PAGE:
What will the future bring? Watch out for those trends!
We have looked at four recent trends in the consulting industry, specifically in Southeast Asia. Where will the industry move in the next couple of years? So much is clear: competition in the consulting market is increasing. For now, the dominance of the top three (McKinsey, BCG, Bain) remains uncontested, with McKinsey having been in the leadership position as the most prestigious consulting firm for over a decade, according to market research firm Vault16. However, niche consulting companies are entering the market and quickly fill gaps to meet the client demand for specialist consulting services. Clients become more demanding, and with increasing level of client capability, the need to permanently reinvent the consulting service model intensifies.
Overall, the high demand for consulting services seems still unchanged, and particularly Asia is still a key growth market for the consulting industry. Those consulting companies which can adapt quickly to the changing demands, which can offer their clients innovative solutions, and which can manage to stay on top of latest industry trends will continue to capture market share. Most certainly, the ability to recognize trends and quickly adjust one’s own service offering and business model will be the key competitive success factor in the years to come.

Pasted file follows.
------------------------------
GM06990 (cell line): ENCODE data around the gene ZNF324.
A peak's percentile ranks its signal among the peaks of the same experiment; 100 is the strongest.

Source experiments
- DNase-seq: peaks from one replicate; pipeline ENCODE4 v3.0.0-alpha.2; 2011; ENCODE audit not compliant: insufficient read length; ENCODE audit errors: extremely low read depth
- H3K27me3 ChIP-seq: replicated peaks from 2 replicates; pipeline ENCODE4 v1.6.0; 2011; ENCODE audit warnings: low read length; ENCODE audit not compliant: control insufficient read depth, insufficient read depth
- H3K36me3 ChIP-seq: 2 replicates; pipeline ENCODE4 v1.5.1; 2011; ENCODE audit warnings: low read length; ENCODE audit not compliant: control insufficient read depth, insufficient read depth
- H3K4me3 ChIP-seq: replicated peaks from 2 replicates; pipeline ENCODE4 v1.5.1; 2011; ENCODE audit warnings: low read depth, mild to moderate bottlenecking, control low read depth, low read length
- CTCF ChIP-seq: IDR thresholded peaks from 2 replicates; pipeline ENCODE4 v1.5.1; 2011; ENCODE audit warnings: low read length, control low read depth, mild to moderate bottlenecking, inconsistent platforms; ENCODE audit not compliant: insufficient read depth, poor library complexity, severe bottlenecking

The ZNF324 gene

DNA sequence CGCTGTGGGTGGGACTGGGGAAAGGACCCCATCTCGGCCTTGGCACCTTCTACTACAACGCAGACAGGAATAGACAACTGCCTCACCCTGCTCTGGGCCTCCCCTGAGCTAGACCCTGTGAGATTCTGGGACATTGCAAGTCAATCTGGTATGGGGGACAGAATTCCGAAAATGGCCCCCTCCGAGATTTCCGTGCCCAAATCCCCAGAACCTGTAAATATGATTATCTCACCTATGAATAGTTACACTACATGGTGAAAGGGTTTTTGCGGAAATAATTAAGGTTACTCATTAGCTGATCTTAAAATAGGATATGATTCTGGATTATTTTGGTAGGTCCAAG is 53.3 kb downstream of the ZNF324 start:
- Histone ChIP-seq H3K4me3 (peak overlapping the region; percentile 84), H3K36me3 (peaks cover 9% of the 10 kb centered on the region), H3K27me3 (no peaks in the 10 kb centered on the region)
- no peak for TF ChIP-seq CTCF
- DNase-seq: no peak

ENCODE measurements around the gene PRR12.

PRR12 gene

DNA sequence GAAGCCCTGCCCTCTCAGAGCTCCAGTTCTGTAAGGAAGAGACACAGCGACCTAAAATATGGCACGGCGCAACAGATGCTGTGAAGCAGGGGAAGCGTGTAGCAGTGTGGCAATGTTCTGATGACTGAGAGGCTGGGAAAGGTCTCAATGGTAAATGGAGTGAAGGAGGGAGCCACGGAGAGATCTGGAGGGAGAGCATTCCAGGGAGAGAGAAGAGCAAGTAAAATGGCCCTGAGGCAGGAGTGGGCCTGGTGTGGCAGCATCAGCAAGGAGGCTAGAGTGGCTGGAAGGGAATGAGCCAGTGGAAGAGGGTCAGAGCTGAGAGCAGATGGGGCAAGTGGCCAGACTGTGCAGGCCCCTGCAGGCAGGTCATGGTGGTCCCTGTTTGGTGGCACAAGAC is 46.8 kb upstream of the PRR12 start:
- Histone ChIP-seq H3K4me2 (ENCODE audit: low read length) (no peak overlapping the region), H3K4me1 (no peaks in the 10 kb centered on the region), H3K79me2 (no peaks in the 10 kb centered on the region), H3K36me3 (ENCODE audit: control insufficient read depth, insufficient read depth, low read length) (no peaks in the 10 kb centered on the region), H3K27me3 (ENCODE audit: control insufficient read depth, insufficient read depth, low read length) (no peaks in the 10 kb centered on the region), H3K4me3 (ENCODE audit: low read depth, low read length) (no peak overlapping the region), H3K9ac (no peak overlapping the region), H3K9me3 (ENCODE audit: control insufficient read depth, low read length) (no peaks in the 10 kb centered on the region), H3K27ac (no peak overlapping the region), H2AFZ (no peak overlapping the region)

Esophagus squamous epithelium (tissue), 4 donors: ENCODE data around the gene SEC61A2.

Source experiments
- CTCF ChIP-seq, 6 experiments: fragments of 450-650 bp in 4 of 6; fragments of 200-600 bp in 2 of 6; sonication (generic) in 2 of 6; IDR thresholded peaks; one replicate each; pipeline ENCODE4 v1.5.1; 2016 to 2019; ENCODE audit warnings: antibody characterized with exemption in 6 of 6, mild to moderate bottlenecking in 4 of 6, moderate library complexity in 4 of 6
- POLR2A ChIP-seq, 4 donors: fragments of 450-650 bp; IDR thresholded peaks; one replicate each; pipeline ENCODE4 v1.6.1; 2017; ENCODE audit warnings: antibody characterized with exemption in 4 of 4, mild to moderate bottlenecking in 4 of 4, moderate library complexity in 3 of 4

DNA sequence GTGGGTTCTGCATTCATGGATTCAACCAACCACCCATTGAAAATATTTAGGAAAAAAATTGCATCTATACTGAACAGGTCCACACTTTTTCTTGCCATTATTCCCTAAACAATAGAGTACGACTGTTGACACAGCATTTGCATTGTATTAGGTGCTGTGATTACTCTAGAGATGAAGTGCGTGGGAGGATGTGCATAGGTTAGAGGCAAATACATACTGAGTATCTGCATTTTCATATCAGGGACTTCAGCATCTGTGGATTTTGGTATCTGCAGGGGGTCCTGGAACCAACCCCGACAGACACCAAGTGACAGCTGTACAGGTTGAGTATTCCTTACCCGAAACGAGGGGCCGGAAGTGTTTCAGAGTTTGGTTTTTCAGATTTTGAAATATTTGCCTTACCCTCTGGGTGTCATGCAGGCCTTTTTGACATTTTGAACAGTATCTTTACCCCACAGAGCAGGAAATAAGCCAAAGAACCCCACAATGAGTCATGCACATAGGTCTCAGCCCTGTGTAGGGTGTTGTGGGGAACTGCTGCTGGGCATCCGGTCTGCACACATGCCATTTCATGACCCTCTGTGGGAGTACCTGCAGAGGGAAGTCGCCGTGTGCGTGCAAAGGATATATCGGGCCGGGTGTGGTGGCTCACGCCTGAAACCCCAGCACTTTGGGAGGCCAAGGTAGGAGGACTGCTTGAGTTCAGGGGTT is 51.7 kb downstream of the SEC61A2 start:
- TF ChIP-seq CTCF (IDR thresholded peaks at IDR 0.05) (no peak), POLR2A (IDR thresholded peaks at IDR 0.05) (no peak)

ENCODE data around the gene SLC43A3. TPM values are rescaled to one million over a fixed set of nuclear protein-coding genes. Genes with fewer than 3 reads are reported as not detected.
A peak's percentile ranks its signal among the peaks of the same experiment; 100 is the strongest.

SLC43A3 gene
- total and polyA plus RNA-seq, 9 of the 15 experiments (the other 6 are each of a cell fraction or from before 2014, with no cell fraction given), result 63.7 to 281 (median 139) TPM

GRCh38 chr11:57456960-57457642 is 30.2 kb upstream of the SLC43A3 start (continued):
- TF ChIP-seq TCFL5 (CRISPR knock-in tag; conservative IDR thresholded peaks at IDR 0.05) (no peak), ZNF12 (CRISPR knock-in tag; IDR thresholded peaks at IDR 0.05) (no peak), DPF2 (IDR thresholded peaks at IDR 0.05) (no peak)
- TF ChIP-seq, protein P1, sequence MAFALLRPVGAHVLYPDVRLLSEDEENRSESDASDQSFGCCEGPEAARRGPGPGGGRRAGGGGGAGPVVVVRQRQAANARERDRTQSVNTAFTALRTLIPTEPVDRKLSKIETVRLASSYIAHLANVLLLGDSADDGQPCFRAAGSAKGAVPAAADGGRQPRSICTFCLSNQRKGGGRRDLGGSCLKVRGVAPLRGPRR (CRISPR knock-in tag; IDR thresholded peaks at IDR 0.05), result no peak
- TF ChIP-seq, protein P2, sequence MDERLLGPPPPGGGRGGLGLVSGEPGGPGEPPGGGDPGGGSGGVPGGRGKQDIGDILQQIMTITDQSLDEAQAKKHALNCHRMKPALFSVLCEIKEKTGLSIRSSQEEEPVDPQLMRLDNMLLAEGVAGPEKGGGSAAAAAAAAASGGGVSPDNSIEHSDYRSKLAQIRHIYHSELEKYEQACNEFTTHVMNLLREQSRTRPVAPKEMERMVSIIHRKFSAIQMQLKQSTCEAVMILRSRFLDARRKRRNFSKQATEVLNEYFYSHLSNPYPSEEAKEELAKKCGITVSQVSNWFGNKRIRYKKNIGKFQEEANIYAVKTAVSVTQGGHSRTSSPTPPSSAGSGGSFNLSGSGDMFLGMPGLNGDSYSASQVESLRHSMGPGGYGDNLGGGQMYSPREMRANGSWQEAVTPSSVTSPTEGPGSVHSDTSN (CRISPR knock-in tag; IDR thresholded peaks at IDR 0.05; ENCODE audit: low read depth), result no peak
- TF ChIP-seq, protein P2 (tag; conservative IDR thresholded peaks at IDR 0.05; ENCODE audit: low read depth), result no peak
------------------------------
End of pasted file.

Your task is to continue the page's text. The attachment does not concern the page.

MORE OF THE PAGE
|Dr. Oliver Gottschall is a former management consultant and university lecturer. He teaches Consulting courses at Ho Chi Minh City University of Technology (Vietnam) and Chulalongkorn University (Thailand) and has been living in Southeast Asia for almost 10 years. Currently, he works as Director Operational Excellence at Big C Supercenter in Thailand. In his previous 8 years consulting experience for McKinsey & Company, he has served clients around the world in various industries. Dr. Gottschall holds a Ph.D. in International Management from the University of Lincoln (UK) and a M.A. in Business Economics from Chulalongkorn University (Thailand).|